PTO wants no net downtime

PTO wants no net downtime

Agency officials consider building architecture around storage area network

By Florence Olsen
GCN Staff

Business losses caused by network outages worry senior government officials just as they do corporate executives, said Larry Cogut, director of the Office of System Architecture and Engineering at the Patent and Trademark Office.

Cogut's job is to recommend a PTO information technology architecture that assures no significant losses in filing revenues or employee productivity.

'It's very much a business, and timing is of the essence,' he said.

Cogut is considering a storage area network. The concept has created a buzz in the storage industry.

It provides the kind of disaster avoidance that PTO needs to protect its growing patent-filing business.

Right on track

The problem right now is lack of interoperability, he said, but once the storage industry reaches 'the right consensus on standards, we'll see the big push. We're optimistic that all of this will be integrated in the not-too-distant future.'

Separate from LAN servers running Unix or Microsoft Windows NT, a storage area network would let Unix and Windows NT platforms share expensive mass storage. A SAN could ensure failover recovery between data centers and could permit remote network connections.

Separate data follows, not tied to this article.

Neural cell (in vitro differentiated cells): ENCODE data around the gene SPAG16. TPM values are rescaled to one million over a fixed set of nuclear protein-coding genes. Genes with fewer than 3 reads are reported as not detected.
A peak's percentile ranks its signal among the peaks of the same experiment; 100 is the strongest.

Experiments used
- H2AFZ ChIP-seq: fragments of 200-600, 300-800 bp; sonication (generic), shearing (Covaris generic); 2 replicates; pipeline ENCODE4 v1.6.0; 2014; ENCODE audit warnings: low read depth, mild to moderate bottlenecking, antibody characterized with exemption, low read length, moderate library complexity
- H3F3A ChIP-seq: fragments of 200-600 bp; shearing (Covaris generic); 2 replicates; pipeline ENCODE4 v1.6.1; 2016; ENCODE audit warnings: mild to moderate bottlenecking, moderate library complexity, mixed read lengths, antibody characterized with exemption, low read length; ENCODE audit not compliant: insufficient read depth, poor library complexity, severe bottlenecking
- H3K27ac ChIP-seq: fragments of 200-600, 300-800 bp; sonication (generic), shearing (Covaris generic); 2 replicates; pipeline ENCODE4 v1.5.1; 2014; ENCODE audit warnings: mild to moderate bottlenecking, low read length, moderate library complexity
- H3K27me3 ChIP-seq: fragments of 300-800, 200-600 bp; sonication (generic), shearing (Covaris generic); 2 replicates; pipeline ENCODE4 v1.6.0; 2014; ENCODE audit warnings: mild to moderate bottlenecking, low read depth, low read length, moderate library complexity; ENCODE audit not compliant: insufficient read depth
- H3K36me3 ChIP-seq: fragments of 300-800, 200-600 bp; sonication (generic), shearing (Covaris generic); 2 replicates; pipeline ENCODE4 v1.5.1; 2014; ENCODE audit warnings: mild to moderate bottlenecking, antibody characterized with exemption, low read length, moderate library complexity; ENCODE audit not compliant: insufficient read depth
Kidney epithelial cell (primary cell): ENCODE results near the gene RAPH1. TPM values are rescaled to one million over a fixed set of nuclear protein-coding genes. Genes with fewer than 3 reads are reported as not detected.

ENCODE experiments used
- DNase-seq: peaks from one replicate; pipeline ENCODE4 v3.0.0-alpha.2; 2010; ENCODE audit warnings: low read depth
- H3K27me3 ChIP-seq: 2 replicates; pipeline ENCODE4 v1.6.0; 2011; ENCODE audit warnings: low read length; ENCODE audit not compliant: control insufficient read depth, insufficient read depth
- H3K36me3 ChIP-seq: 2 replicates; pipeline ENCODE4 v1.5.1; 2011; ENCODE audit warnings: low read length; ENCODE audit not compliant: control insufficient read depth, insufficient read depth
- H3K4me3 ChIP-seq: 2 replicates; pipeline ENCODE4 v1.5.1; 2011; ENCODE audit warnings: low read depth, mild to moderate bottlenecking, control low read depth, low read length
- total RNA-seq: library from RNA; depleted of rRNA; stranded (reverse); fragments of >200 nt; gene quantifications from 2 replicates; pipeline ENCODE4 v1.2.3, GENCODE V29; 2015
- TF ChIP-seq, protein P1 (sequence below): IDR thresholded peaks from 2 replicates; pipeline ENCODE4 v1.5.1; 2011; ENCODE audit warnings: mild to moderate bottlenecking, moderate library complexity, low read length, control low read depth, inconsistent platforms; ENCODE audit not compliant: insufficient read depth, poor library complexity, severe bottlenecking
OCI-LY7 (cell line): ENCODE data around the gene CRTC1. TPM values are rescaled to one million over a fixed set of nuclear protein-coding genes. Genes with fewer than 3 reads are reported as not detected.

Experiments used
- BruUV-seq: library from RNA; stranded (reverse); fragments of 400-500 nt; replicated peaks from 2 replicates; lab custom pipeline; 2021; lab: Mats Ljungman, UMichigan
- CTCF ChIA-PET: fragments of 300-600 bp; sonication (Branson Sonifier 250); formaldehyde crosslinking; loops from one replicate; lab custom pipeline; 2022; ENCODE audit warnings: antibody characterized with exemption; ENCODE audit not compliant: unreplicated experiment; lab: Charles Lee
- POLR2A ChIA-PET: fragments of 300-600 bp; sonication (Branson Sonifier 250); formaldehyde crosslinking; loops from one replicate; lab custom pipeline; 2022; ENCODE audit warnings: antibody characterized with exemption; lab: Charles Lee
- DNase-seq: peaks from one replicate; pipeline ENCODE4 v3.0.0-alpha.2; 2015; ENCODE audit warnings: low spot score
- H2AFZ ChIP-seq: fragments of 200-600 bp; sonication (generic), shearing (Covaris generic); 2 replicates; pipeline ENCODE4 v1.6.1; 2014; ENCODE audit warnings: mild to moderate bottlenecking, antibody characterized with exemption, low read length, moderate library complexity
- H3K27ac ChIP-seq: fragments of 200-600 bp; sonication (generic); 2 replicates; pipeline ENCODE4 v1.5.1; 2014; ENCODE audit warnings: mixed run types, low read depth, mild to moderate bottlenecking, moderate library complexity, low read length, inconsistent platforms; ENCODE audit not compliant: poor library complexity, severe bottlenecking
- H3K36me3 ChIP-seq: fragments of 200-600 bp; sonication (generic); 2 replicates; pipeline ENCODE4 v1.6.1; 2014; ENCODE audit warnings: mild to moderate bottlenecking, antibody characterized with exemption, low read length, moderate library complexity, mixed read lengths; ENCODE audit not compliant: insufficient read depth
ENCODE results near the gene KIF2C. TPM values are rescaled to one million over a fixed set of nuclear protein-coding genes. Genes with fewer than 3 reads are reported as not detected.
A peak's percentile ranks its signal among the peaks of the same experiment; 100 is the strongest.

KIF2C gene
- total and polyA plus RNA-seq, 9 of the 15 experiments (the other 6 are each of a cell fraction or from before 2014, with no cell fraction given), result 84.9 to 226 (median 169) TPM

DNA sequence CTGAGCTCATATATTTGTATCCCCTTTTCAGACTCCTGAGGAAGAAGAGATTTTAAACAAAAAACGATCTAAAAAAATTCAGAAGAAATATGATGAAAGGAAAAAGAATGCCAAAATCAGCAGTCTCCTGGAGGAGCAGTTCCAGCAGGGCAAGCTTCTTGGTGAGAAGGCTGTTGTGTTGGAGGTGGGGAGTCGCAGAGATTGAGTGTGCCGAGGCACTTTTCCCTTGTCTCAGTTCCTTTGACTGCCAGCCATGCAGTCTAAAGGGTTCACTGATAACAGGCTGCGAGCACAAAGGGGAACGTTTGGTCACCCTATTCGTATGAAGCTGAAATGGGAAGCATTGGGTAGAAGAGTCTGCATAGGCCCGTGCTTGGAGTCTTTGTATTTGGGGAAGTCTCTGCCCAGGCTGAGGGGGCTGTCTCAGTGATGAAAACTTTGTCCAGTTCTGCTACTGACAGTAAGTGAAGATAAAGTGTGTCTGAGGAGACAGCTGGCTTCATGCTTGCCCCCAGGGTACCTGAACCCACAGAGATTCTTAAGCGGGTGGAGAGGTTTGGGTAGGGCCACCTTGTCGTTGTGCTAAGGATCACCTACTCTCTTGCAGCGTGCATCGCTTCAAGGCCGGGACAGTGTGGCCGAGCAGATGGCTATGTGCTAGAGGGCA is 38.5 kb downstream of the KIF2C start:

Cogut envisions mirrored server operating systems and a Fibre Channel switched SAN. Such an architecture would let PTO carry on the same volume of business with fewer servers and individual storage units. The idea is to load-balance the server processing and dynamically redistribute the storage workloads, he said.

PTO currently operates an OC-12 asynchronous transfer mode network backbone of about 80 HP 9000 D-Class, K-Class, T-Class and V-Class servers from Hewlett-Packard Co. running HP-UX.

The agency's client-server operations require 31 separate EMC 5500, 5430 and 5700 SCSI-2 and Fibre Channel RAID storage units from EMC Corp. of Hopkinton, Mass.

'We still have mainframes and optical storage, but we're getting off them quite well,' Cogut said.

PTO archives its data in several digital tape formats'IBM-compatible 3480, 3490 and 3490E plus industry-standard digital linear tape'using EMC Data Manager and file backup and recovery software from Legato Systems Inc. of Palo Alto, Calif.

Not all current PTO servers and mass-storage devices will fit into the future architecture, Cogut said. PTO has a technical reference model to classify the integration of current and future hardware and software products.

'The technical reference model protects our investment and lets us plan coherently and make best use of our system development processes,' Cogut said.

The right place

There are business continuity plans in place for an outage. But as always, Cogut said, 'We want to invest in technology that will allow us to reduce risk and react faster.'

Moreover, the agency wants a future electronic workplace with secure electronic filing and electronic document management applications.

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